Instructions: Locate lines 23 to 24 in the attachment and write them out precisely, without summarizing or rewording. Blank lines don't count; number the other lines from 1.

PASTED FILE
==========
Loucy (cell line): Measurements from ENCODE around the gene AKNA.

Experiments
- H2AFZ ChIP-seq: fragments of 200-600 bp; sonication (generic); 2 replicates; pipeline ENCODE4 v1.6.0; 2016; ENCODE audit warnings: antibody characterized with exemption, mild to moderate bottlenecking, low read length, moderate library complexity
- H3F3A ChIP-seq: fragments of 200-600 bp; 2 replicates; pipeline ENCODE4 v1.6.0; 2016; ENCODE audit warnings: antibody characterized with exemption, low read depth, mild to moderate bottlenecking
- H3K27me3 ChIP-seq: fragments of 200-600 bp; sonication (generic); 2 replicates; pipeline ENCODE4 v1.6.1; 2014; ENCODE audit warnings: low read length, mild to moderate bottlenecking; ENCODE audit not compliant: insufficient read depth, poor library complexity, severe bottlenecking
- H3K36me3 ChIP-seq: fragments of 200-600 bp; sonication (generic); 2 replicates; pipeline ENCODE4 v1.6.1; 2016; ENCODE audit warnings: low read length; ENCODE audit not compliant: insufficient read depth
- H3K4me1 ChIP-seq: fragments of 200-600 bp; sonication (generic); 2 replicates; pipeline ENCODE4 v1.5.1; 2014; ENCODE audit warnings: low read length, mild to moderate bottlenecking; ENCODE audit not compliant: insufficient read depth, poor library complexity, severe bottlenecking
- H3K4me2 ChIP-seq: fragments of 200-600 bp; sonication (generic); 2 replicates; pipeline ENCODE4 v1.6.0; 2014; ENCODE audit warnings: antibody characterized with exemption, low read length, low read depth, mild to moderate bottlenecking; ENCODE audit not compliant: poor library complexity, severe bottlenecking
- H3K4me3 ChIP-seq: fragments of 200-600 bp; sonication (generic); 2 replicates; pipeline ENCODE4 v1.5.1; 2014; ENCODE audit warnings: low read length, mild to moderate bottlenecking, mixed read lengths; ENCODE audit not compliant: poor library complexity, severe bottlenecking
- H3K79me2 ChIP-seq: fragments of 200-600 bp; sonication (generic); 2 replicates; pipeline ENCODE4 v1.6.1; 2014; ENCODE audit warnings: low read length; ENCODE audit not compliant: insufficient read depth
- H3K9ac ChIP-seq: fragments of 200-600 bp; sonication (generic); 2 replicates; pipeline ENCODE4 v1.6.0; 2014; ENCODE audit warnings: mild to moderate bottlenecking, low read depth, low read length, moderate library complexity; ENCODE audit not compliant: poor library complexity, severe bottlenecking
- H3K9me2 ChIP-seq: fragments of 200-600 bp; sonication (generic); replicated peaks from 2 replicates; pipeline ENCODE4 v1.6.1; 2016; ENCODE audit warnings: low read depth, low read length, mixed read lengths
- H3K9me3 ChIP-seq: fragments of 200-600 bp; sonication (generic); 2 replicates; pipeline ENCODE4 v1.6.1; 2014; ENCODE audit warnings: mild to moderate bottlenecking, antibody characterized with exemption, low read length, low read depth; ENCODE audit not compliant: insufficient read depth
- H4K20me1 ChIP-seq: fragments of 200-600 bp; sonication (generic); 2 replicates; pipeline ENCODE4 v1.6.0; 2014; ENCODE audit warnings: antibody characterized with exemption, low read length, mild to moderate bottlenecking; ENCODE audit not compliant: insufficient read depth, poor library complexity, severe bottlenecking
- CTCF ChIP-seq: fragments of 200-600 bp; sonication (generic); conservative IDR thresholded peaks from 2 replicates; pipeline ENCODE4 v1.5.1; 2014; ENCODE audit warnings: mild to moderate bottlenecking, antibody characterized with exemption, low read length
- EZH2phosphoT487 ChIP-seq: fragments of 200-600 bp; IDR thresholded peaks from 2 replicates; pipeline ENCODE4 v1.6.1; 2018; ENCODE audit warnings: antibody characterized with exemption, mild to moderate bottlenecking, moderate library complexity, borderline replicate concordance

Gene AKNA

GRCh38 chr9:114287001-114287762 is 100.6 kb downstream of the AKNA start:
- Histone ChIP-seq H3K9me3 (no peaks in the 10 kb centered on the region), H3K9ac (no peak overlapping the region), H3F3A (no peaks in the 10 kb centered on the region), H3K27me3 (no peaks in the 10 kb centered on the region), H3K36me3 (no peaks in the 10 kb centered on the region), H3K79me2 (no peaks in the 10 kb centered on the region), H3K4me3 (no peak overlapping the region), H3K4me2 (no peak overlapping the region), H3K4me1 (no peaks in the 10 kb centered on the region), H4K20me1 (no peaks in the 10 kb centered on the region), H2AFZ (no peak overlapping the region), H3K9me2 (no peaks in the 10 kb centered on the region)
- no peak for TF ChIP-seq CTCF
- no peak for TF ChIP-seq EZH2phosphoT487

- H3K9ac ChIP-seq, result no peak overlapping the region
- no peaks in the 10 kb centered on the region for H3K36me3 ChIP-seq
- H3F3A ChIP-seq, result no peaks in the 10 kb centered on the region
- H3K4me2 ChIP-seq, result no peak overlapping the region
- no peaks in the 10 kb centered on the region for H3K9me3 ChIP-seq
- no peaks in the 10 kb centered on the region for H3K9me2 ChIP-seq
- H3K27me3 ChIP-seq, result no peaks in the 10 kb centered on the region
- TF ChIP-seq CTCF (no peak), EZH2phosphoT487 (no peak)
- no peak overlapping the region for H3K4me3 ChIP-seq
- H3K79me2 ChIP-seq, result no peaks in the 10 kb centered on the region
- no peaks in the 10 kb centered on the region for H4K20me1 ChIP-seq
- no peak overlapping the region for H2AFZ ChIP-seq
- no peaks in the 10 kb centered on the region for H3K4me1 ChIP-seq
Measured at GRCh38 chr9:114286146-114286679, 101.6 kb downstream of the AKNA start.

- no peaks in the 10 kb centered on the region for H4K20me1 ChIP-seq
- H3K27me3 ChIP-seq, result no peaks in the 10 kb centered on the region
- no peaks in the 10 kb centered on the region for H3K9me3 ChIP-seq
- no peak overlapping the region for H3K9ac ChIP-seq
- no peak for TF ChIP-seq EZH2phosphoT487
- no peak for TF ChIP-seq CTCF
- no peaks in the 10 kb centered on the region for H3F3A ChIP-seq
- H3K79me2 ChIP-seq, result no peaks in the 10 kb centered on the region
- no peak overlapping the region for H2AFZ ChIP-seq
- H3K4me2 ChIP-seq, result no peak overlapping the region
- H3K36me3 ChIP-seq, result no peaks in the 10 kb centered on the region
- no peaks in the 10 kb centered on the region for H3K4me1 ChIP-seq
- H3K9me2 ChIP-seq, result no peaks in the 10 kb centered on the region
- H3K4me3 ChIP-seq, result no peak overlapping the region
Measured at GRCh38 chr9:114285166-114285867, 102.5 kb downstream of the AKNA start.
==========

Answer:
- no peaks in the 10 kb centered on the region for H3K36me3 ChIP-seq
- H3F3A ChIP-seq, result no peaks in the 10 kb centered on the region